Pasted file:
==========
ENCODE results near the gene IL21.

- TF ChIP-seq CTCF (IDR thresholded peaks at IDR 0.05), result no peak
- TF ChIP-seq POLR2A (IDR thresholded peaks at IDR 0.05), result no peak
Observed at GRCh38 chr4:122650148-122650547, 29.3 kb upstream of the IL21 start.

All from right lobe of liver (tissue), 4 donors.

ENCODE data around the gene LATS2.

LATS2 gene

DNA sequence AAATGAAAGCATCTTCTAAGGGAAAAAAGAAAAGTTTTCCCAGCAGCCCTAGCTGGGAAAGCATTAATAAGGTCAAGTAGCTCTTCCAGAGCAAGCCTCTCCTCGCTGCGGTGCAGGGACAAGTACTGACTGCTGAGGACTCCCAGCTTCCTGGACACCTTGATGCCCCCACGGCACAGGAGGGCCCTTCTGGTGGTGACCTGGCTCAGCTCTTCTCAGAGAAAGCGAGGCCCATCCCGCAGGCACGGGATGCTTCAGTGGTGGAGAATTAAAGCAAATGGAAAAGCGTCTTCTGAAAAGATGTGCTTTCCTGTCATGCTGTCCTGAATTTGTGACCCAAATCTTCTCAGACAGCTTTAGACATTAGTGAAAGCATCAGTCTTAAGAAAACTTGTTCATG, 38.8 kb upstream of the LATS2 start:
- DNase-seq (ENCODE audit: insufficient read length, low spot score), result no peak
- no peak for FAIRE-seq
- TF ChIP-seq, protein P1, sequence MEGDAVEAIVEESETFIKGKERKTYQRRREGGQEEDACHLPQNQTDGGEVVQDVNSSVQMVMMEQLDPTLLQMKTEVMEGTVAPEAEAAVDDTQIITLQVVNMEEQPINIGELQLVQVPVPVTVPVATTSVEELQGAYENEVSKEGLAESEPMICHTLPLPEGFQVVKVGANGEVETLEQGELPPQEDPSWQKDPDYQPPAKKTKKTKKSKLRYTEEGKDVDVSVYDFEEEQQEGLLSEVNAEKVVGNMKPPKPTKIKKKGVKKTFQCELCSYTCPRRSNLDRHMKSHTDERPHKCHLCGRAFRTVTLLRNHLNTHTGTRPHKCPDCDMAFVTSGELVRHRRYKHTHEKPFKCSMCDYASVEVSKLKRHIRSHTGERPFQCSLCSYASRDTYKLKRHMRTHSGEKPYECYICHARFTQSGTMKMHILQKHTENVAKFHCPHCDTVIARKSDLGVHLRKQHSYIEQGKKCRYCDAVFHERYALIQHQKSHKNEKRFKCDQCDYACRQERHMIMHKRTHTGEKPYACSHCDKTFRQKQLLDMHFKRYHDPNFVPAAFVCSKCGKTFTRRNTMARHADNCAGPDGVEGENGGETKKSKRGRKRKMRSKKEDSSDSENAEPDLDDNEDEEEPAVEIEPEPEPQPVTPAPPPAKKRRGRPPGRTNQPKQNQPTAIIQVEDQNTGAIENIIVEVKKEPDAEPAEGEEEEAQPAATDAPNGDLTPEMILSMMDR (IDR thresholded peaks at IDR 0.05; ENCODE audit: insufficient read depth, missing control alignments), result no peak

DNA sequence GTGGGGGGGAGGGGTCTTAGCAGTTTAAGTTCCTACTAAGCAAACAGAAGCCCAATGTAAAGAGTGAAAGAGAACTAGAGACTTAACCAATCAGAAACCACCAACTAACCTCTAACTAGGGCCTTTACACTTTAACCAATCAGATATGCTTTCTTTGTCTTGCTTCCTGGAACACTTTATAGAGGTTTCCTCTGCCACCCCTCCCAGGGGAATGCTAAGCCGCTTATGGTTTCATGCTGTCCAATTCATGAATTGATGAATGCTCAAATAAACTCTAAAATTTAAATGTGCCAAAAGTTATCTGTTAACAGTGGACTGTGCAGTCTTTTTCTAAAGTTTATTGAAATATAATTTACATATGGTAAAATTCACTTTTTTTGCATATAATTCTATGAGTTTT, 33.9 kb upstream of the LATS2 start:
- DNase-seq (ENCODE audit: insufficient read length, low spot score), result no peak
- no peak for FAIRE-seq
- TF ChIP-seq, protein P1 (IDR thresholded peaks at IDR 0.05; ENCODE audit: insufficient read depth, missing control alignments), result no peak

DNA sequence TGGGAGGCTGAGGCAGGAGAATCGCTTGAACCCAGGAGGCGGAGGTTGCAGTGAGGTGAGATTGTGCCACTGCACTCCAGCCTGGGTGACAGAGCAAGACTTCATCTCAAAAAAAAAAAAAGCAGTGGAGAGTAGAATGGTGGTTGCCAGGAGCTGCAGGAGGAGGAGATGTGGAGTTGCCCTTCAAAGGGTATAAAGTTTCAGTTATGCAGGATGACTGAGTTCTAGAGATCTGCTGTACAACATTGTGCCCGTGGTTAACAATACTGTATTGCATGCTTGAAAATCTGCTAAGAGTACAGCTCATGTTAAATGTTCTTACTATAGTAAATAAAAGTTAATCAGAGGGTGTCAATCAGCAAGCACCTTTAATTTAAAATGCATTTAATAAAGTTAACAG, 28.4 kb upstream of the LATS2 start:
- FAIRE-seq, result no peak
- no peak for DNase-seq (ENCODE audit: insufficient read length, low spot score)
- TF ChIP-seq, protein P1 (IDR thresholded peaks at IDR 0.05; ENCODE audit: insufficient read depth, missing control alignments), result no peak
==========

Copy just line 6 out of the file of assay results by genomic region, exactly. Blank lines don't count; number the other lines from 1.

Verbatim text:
ENCODE data around the gene LATS2.